Tracking who invented the car is challenging as the automobile had a long journey to become the form of transport we know today. The first stationary gasoline engine developed by Carl Benz was a one-cylinder two-stroke unit which ran for the first time on New Year’s Eve 1879. Benz had so much commercial success with this engine that he was able to devote more time to his dream of creating a lightweight car powered by a gasoline engine, in which the chassis and engine formed a single unit.
The major features of the two-seater vehicle, which was completed in 1885, were the compact high-speed single-cylinder four-stroke engine installed horizontally at the rear, the tubular steel frame, the differential and three wire-spoked wheels. The engine output was 0.75 hp (0.55 kW). Details included an automatic intake slide, a controlled exhaust valve, high-voltage electrical vibrator ignition with spark plug, and water/thermosiphon evaporation cooling.
The first automobile
On January 29, 1886, Carl Benz applied for a patent for his “vehicle powered by a gas engine.” The patent – number 37435 – may be regarded as the birth certificate of the automobile. In July 1886 the newspapers reported on the first public outing of the three-wheeled Benz Patent Motor Car, model no. 1.
Long-distance journey by Bertha Benz (1888)
Bertha Benz and her sons Eugen and Richard during their long-distance journey in August 1888 with the Benz Patent Motor Car.
Using an improved version and without her husband’s knowledge, Benz’s wife Bertha and their two sons Eugen (15) and Richard (14) embarked on the first long-distance journey in automotive history on an August day in 1888. The route included a few detours and took them from Mannheim to Pforzheim, her place of birth.
With this journey of 180 kilometres including the return trip Bertha Benz demonstrated the practicality of the motor vehicle to the entire world. Without her daring – and that of her sons – and the decisive stimuli that resulted from it, the subsequent growth of Benz & Cie. in Mannheim to become the world’s largest automobile plant of its day would have been unthinkable.
Double-pivot steering, contra engine, planetary gear transmission (1891 – 1897)
It was Carl Benz who had the double-pivot steering system patented in 1893, thereby solving one of the most urgent problems of the automobile. The first Benz with this steering system was the three-hp (2.2-kW) Victoria in 1893, of which slightly larger numbers with different bodies were built. The world’s first production car with some 1200 units built was the Benz Velo of 1894, a lightweight, durable and inexpensive compact car.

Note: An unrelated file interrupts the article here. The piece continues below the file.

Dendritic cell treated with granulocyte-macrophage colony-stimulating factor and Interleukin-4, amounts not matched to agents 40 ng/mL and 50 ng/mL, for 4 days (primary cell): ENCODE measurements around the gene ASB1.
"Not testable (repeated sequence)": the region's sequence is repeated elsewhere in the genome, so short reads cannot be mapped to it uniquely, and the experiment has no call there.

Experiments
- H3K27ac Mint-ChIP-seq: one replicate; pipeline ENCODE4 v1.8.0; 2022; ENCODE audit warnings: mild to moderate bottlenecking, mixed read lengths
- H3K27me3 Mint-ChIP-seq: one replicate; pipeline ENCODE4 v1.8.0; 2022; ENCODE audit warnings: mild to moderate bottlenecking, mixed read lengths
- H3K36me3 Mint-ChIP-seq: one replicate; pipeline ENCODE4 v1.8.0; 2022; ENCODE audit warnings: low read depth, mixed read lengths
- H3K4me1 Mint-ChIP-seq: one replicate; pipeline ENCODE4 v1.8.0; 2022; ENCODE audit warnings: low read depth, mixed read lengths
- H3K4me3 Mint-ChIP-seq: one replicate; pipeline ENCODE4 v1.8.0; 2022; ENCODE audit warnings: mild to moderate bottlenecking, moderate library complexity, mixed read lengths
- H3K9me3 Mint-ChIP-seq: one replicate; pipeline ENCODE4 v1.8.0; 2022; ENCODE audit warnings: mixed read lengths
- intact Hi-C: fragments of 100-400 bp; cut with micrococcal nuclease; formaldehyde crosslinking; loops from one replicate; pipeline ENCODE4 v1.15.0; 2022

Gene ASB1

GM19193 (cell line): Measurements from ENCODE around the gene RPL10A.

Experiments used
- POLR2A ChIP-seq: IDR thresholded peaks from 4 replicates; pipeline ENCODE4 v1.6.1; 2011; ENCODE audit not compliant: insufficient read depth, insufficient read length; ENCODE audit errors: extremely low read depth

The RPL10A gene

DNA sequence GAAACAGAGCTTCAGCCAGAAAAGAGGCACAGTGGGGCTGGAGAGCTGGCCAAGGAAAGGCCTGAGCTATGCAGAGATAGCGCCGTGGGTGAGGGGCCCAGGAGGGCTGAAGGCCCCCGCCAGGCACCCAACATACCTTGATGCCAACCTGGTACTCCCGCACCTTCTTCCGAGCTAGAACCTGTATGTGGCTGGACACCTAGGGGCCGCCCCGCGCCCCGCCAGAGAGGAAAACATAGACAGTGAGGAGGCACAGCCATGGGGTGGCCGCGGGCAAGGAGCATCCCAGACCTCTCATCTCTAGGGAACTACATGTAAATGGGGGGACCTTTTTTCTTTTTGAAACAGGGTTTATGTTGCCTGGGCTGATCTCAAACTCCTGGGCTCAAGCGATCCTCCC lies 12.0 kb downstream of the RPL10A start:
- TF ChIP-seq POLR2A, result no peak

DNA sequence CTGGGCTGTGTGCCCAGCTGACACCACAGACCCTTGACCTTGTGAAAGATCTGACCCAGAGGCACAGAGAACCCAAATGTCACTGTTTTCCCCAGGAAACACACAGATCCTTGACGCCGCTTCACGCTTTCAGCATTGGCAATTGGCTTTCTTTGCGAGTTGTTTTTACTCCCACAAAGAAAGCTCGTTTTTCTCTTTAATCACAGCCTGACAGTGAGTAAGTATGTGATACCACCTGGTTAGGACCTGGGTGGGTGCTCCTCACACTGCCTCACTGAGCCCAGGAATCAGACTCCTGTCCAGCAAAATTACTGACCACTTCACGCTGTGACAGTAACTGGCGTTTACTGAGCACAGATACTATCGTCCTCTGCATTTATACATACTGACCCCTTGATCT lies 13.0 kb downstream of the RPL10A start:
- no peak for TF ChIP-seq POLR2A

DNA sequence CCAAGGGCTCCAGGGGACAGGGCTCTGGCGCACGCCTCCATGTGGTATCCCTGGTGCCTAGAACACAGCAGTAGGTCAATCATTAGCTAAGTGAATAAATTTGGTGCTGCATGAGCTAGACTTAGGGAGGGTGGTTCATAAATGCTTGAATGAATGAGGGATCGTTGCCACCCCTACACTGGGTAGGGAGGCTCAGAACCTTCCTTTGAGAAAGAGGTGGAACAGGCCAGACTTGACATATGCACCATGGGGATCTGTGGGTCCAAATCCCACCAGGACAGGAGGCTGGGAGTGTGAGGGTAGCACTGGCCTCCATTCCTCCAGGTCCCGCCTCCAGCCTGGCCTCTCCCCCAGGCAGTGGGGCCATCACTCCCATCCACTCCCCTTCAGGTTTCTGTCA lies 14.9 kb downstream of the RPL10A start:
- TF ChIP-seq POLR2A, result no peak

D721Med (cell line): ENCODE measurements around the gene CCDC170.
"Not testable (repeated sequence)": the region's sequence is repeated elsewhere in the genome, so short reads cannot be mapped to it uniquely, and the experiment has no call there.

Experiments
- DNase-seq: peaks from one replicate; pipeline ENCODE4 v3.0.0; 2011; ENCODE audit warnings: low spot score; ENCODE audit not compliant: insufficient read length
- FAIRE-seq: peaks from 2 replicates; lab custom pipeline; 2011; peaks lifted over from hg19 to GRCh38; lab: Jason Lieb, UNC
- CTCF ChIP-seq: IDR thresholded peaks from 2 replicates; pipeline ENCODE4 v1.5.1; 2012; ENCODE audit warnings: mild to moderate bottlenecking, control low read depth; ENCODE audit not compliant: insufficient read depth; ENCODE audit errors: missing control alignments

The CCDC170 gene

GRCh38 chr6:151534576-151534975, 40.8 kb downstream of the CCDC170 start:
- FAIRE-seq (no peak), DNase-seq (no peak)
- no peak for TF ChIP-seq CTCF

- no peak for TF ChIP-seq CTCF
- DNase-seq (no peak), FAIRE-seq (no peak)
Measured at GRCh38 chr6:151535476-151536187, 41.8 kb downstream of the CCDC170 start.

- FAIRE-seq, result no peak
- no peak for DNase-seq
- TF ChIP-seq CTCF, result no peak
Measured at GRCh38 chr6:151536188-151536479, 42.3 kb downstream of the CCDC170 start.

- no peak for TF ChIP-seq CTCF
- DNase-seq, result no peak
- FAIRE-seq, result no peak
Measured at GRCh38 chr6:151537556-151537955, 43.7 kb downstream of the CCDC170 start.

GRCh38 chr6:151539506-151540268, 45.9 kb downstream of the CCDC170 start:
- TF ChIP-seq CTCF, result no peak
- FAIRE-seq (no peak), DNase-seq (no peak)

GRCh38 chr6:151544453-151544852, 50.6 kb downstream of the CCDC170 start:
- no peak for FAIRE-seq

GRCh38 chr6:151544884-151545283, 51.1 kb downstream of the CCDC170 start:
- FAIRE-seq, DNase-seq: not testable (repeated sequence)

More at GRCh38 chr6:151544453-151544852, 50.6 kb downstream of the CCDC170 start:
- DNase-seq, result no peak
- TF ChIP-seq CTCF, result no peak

1897 saw the development of the “twin engine” consisting of two horizontal single-cylinder units in parallel, however this proved unsatisfactory. It was immediately followed by a better design, the “contra engine” in which the cylinders were arranged opposite each other. This was the birth of the horizontally-opposed piston engine. Always installed at the rear by Benz until 1900, this unit generated up to 16 hp (12 kW) in various versions.
Why was it built?
From what I have found out from researching, in 1885, Benz built a motorcar whose internal combustion engine was powered by gasoline. A love of bicycling had inspired his desire to create this vehicle, and his first design drew on the tricycle. Benz’s three-wheeled automobile, which he called the Motorwagen, could carry two passengers.
Why have cars changed throughout time?
The car as an object has changed in so many ways in the last 100 years of automotive history and it is really interesting to see how the style and the design has evolved during that period. Car design has followed not only the function of the vehicles, but the technology as well. It was influenced by current design trends as well as some classic shapes and forms. But it was always an integral part of the automobile, the biggest and the most important invention of the modern age, and something that people notice first.
The First Generation Cars: The idea of cars came into the mind of man in the early 17th century. There were several unsuccessful trials in the 18th century. The breakthrough in the automobile industry came in the year 1885 when the first gas-powered car was invented. The first cars didn’t have doors, turn signals, and windshields.
The Second Generation: Cars The cars of the second generation resemble the cars we have today, though they lacked the majority of the features of modern cars. They had speedometers, windshields, rear-view mirrors and seat belts. They were introduced in the late 1900s. Following the invention of the gas-powered car, mass production of cars began as many people started appreciating them. As more cars were produced, more features were added. Vehicles that were produced after 1939 had turn signals, electric windows, and air conditioners.
The Modern Car: Modern cars have more safety and technological features than previous sets of cars. Indeed, today, a modest car will have an MP3 player, hard drive, GPS, and an advanced safety system. Other features include keyless entry systems, sunroofs, electric doors, and windows as well as CD players.
The Car of the Future: We have witnessed driverless cars today. Also, there are still environmental concerns, and the car of the future is not expected to emit dangerous gases into the environment. Indeed, the sky is the limit.